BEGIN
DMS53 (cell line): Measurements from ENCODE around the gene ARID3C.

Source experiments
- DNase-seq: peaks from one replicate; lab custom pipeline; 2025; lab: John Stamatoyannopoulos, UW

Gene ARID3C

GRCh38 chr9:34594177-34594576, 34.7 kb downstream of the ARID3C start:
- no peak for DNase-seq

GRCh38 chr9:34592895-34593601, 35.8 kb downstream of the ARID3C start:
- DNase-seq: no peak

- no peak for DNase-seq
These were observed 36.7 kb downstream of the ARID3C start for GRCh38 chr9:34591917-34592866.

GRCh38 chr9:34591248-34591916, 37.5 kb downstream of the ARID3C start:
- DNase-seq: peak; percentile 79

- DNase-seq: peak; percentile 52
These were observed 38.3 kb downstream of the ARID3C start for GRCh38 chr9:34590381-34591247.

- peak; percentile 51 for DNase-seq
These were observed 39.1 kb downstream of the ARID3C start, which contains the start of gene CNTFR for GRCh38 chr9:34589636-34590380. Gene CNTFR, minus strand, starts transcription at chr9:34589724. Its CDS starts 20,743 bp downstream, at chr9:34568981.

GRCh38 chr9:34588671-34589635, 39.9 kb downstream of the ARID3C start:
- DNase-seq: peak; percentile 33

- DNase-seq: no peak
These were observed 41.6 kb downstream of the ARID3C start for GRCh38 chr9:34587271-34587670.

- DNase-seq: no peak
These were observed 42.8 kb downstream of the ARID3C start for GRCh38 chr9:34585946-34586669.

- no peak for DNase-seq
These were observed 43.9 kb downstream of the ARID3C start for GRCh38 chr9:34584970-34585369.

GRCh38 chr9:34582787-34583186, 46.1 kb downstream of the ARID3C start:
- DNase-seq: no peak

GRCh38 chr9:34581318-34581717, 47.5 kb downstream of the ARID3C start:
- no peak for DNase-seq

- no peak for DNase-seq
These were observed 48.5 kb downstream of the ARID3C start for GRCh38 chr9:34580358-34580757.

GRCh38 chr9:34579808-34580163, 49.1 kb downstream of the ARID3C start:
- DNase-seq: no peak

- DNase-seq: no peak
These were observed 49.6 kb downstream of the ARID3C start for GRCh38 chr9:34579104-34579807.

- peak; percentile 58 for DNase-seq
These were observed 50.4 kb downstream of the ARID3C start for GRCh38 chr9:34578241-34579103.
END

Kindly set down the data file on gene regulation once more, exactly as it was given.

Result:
DMS53 (cell line): Measurements from ENCODE around the gene ARID3C.

Source experiments
- DNase-seq: peaks from one replicate; lab custom pipeline; 2025; lab: John Stamatoyannopoulos, UW

Gene ARID3C

GRCh38 chr9:34594177-34594576, 34.7 kb downstream of the ARID3C start:
- no peak for DNase-seq

GRCh38 chr9:34592895-34593601, 35.8 kb downstream of the ARID3C start:
- DNase-seq: no peak

- no peak for DNase-seq
These were observed 36.7 kb downstream of the ARID3C start for GRCh38 chr9:34591917-34592866.

GRCh38 chr9:34591248-34591916, 37.5 kb downstream of the ARID3C start:
- DNase-seq: peak; percentile 79

- DNase-seq: peak; percentile 52
These were observed 38.3 kb downstream of the ARID3C start for GRCh38 chr9:34590381-34591247.

- peak; percentile 51 for DNase-seq
These were observed 39.1 kb downstream of the ARID3C start, which contains the start of gene CNTFR for GRCh38 chr9:34589636-34590380. Gene CNTFR, minus strand, starts transcription at chr9:34589724. Its CDS starts 20,743 bp downstream, at chr9:34568981.

GRCh38 chr9:34588671-34589635, 39.9 kb downstream of the ARID3C start:
- DNase-seq: peak; percentile 33

- DNase-seq: no peak
These were observed 41.6 kb downstream of the ARID3C start for GRCh38 chr9:34587271-34587670.

- DNase-seq: no peak
These were observed 42.8 kb downstream of the ARID3C start for GRCh38 chr9:34585946-34586669.

- no peak for DNase-seq
These were observed 43.9 kb downstream of the ARID3C start for GRCh38 chr9:34584970-34585369.

GRCh38 chr9:34582787-34583186, 46.1 kb downstream of the ARID3C start:
- DNase-seq: no peak

GRCh38 chr9:34581318-34581717, 47.5 kb downstream of the ARID3C start:
- no peak for DNase-seq

- no peak for DNase-seq
These were observed 48.5 kb downstream of the ARID3C start for GRCh38 chr9:34580358-34580757.

GRCh38 chr9:34579808-34580163, 49.1 kb downstream of the ARID3C start:
- DNase-seq: no peak

- DNase-seq: no peak
These were observed 49.6 kb downstream of the ARID3C start for GRCh38 chr9:34579104-34579807.

- peak; percentile 58 for DNase-seq
These were observed 50.4 kb downstream of the ARID3C start for GRCh38 chr9:34578241-34579103.